e-Poster Presentation Clinical Oncology Society of Australia Annual Scientific Meeting 2020

Feasibility of implementing a pharmacist-led DPYD gene testing service for patients newly commencing 5-fluorouracil or capecitabine. (#339)

Benjamin Lee 1 , Senthil Lingaratnam 1 , Marliese Alexander 1 2 , Danny Rischin 2 3 , Sarah Glewis 1 , Prudence Francis 3 , Michael Jefford 2 3 , Hui Li Wong 3 4 , Jeanne Tie 2 3 4 5 , Michael Michael 2 3
  1. Department of Pharmacy, Peter MacCallum Cancer Centre, Melbourne
  2. Sir Peter MacCallum Department of Oncology, University of Melbourne, Melbourne
  3. Department of Medical Oncology, Peter MacCallum Cancer Centre, Melbourne
  4. Personalised Oncology Division, Walter and Eliza Hall Institute of Medical Research, Melbourne
  5. Department of Medical Oncology, Western Health, Melbourne


Dihydropyrimidine dehydrogenase (DPD) deficient patients are at an increased risk of severe fluoropyrimidine (5-fluorouracil or capecitabine, FP) toxicity, which can sometimes be fatal. Large international studies have demonstrated that routine DPYD gene testing is both feasible and cost effective, however is not currently a standard of care in Australia for patients planned to commence FP-based therapy. This analysis aimed to assess the feasibility of establishing a pharmacist-led DPYD gene testing service, as developed overseas, in an Australian tertiary/quarternary cancer centre.


Medical oncology consultants, nurse consultants, pathology department and pharmacists were engaged to develop a site-specific DPYD gene testing protocol. Patients planned for FP therapy, without previous FP exposure, were referred to the clinical pharmacogenetics pharmacist, before a blood or buccal swab sample was taken. An external genomics company screened for the five Clinical Pharmacogenetics Implementation Consortium (CPIC) recommended gene variants (c.1905+1G>A, c.1679T>G, c.2846A>T, c.1236G>A and c.557A>G). Dose recommendations based on CPIC guidelines and phenotype were made to the treating clinician. Patients were followed-up for toxicity (graded according to CTCAE v5.0) at 3-5 days post first FP exposure and pre-cycle 2 commencement.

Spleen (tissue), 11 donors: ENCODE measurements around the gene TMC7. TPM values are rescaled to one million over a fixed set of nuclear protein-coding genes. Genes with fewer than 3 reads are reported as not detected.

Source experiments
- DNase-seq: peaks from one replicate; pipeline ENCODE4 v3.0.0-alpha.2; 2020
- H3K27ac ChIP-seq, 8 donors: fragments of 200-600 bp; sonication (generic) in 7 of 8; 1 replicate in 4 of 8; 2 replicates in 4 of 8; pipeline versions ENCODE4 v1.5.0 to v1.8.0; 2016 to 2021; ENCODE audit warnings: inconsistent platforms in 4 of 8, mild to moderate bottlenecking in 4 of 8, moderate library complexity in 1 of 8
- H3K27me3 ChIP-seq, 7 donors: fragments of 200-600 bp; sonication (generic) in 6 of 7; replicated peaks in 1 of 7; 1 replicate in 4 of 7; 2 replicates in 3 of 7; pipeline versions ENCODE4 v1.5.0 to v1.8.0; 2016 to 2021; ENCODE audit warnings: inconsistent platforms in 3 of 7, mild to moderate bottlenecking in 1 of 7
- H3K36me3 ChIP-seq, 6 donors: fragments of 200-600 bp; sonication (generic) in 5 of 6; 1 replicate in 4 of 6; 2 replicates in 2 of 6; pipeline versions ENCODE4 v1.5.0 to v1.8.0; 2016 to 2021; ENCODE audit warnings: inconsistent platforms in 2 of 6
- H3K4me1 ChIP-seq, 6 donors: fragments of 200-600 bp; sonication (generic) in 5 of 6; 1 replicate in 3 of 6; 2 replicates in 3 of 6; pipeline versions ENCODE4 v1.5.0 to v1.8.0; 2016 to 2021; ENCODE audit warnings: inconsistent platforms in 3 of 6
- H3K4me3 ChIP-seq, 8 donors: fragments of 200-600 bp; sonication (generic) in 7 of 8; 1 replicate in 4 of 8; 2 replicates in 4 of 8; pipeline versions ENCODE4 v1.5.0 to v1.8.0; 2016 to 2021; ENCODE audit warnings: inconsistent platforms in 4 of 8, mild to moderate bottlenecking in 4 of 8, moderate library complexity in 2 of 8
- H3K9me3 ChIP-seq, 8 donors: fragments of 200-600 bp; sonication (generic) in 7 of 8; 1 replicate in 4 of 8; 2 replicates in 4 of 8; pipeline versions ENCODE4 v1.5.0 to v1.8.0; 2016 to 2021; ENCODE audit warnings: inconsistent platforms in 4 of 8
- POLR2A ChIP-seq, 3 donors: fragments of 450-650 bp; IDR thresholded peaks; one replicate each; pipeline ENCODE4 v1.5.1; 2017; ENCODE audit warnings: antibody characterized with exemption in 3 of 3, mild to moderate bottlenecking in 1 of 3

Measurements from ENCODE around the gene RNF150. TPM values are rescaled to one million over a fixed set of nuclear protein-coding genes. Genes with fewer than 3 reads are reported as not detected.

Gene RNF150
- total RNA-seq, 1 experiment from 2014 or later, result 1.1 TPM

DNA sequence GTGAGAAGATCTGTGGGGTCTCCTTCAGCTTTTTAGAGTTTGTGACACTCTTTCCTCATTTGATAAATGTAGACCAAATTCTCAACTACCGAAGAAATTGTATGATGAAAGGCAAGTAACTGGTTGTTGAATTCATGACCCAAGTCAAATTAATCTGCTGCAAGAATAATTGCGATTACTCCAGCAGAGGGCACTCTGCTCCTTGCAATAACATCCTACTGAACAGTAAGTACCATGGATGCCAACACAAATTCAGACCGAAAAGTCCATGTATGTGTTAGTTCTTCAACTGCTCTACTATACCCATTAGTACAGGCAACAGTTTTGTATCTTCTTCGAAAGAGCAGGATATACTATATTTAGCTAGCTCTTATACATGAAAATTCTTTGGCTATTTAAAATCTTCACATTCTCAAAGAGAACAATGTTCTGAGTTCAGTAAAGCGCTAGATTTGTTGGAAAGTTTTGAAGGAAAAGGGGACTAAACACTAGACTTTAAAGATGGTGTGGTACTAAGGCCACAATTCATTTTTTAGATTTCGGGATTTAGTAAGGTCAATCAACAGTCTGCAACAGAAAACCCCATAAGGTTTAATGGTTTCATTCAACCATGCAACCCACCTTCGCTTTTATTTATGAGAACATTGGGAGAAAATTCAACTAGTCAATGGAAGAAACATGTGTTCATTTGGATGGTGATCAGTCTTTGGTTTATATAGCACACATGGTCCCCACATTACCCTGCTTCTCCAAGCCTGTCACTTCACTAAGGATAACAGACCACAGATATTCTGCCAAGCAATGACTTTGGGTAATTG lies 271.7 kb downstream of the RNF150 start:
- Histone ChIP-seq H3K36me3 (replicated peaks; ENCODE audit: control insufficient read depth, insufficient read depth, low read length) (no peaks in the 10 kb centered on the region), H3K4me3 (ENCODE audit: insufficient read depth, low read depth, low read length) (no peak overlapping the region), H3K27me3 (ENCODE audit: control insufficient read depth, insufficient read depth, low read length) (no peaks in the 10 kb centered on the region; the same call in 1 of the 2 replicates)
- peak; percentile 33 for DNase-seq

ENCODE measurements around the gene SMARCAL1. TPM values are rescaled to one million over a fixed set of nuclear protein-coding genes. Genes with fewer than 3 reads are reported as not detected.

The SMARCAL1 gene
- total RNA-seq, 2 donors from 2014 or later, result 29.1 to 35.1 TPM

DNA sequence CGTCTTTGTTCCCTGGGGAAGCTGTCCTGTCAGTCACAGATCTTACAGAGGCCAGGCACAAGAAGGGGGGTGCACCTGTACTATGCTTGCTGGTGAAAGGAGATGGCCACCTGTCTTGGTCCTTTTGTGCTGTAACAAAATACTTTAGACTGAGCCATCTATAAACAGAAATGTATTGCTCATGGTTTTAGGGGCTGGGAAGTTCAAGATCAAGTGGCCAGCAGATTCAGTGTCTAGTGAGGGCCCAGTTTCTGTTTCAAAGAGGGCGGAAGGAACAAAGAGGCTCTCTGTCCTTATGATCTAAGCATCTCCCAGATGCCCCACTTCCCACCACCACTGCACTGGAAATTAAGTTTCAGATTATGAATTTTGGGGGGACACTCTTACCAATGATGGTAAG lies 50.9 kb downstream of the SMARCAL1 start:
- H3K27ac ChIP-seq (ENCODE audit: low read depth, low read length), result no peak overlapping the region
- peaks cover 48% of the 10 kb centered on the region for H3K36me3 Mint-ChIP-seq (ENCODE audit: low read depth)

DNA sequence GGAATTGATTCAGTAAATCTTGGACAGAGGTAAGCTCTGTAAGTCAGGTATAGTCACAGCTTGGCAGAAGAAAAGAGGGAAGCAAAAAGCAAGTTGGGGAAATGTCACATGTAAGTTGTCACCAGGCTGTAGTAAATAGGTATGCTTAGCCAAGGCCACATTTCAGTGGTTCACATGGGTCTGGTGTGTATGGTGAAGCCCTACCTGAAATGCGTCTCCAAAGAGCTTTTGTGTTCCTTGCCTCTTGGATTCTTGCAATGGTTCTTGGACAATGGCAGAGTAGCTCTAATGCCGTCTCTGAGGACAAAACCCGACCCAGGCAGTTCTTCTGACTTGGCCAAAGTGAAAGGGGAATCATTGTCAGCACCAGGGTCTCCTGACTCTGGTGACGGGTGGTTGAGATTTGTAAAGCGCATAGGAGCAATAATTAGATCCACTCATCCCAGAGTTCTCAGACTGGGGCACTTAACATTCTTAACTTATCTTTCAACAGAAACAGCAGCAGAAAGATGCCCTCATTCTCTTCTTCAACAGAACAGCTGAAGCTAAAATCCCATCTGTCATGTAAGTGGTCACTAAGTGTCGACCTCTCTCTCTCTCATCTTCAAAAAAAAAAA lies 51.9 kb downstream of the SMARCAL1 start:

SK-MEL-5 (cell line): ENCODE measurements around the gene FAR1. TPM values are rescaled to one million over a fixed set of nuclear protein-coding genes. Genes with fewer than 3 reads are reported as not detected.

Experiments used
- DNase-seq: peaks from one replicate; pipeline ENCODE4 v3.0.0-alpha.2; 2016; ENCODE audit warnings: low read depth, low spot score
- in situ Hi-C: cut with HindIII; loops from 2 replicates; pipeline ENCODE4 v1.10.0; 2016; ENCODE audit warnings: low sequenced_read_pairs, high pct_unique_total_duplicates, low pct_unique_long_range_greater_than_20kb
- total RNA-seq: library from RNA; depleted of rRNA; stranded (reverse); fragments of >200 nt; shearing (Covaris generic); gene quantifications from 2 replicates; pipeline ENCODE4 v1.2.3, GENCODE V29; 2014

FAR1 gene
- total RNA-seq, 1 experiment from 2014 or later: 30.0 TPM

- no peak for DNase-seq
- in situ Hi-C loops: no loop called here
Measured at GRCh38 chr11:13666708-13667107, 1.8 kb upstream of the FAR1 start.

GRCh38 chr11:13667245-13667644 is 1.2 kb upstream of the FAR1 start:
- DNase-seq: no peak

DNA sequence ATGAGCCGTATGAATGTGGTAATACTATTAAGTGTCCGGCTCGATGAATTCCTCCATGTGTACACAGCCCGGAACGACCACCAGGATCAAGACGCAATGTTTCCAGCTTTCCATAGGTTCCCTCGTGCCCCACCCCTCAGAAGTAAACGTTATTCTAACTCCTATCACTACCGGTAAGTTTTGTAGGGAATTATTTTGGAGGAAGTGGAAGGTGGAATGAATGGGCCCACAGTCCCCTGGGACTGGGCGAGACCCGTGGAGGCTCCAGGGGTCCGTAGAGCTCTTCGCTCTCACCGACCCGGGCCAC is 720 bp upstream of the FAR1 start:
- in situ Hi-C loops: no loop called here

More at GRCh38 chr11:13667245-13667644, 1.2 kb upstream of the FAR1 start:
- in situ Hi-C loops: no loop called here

From 16th December 2019 to 15th July 2020, 188 patients (median age 59 years, 53% female) were planned for FP therapy. Genomic testing did not occur for twelve patients and were excluded. Median time from samples being taken to results becoming available was seven days. 95% (167 of 176 patients) of results were available prior to the planned cycle 1 chemotherapy commencement date. Nine patients experienced at least one grade 3/4 toxicity prior to cycle 2; all had normal metaboliser phenotypes. Six patients with intermediate metaboliser phenotypes and one patient with poor metaboliser phenotype were identified.


A pharmacist-led DPYD gene testing service is feasible and can be readily embedded into an Australian health service.